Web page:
Look at President’s upcoming executive order on policing


A civil rights attorney speaking with PBS said the upcoming executive order on policing will create national standards for use-of-force as well as for tracking police misconduct.

The President’s executive order on police reform contains five main components, according to civil rights lawyer, S. Lee Merritt who will be at the signing and will testify before the Senate this week.

Mr. Merritt represents black families who lost loved ones, killed by police, including Antwon Rose and Botham Jean. He says the order is incremental but a step in the right direction. The incremental part is disturbing. We don’t want our police nationalized.

The five key points in the order:

  1. a statement acknowledging that some law enforcement officers have gravely misused their authority and have caused communities and particularly black communities to mistrust them; rumors circulated that he would “acknowledge systemic racism in policing.” This does not appear to be the case.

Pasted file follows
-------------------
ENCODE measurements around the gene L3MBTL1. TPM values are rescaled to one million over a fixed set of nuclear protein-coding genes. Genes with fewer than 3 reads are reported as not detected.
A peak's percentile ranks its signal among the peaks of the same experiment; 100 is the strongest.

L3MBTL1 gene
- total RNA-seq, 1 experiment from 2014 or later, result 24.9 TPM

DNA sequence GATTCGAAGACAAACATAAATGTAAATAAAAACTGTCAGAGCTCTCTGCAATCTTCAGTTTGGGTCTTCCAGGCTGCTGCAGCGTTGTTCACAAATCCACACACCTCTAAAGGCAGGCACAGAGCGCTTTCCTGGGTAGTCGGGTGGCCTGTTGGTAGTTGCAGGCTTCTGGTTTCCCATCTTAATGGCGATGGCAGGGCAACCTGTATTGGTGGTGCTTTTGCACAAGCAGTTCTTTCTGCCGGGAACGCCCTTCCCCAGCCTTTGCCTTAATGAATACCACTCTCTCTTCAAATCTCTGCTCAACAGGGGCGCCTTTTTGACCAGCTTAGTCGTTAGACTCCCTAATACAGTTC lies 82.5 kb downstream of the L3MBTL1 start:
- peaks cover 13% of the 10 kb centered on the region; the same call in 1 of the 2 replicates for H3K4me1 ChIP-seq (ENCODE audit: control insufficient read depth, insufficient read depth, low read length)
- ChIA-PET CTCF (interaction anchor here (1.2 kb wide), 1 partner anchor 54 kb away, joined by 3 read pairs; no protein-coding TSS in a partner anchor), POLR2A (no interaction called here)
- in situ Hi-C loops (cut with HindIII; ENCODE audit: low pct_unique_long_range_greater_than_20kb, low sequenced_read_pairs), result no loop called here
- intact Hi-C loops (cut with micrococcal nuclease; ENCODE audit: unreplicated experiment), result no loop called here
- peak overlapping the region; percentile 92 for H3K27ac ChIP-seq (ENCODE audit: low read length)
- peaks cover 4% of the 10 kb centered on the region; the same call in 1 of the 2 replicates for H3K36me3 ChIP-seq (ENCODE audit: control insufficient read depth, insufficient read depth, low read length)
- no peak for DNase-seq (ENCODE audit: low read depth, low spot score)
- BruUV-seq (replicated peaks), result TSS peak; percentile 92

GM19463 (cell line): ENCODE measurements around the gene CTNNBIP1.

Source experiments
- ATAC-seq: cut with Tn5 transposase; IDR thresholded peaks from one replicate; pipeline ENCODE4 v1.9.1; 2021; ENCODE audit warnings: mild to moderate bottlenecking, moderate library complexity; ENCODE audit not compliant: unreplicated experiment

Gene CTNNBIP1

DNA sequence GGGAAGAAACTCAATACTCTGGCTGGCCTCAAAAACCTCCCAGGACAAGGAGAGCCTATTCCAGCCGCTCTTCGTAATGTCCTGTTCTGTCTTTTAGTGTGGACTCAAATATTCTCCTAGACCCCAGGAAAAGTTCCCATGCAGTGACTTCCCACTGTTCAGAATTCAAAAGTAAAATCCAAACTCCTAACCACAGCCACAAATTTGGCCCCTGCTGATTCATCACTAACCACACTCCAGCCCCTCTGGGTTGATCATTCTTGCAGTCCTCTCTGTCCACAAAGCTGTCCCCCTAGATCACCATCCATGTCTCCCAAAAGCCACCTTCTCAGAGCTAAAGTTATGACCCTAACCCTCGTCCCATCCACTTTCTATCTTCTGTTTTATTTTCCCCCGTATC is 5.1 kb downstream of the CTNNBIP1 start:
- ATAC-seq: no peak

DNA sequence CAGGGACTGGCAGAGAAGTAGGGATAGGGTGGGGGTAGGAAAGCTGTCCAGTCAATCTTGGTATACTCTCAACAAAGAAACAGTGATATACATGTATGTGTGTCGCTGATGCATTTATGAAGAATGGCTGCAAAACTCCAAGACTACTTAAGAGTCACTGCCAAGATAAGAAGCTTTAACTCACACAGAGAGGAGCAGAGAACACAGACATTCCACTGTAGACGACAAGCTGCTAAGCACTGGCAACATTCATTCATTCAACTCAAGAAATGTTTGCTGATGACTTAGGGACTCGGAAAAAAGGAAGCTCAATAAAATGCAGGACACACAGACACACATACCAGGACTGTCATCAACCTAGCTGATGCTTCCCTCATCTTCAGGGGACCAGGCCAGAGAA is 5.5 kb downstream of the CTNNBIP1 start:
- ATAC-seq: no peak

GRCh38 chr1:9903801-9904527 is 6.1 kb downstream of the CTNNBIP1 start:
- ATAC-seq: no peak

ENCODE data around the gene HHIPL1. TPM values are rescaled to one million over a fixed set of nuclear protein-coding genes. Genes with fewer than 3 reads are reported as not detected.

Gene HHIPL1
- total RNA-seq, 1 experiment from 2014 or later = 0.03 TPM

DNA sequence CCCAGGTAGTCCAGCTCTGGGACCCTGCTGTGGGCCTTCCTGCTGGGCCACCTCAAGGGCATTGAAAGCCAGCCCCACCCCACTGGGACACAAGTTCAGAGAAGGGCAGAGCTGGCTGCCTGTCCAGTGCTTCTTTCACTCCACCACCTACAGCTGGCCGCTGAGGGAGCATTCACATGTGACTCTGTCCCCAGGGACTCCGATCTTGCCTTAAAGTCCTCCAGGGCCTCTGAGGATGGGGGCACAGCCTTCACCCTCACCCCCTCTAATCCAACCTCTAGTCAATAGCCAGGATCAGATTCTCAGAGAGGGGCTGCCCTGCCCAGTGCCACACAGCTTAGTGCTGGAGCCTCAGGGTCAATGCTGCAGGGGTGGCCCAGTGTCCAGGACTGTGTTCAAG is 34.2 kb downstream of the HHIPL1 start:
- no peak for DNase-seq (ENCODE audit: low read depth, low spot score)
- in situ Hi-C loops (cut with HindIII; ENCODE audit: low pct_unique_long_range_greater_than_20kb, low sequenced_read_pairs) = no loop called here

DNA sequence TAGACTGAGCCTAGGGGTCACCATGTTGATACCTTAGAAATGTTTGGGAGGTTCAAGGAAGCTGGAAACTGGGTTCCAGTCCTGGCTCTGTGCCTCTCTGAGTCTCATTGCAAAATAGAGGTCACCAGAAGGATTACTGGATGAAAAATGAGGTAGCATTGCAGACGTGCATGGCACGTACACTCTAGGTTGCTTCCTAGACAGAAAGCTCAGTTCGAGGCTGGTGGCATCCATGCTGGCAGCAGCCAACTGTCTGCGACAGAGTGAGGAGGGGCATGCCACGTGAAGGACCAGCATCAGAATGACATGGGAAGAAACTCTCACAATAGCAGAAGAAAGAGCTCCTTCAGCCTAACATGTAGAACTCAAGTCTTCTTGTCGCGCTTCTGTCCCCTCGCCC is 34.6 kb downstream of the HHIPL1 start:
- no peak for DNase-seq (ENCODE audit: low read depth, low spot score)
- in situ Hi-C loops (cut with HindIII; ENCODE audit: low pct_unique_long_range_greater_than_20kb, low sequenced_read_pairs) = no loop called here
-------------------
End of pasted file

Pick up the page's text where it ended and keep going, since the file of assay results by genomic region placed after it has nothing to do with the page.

2. an order to establish a national certification and credentialing system for law enforcement agencies;
  3. an order to create a federal database to track officers accused of wrongdoing like excessive use-of-force [federal databases are usually just paperwork]
  4. a directive to the secretary of Health and Human Services to work on encouraging police departments to involve mental health officials when dealing with issues of mental health, homelessness, and addiction [doesn’t sound like a good idea];
  5. a directive to encourage Congress to pass legislation related to policing. (Democrats and the Congressional Black Caucus introduced the Justice in Policing Act last week (it’s a disaster).

Anything that puts the national government in charge of police, as Democrats want, is dangerous, but we’ll see. President Trump’s judgment has been good and he is perceptive so we’ll trust him on this.

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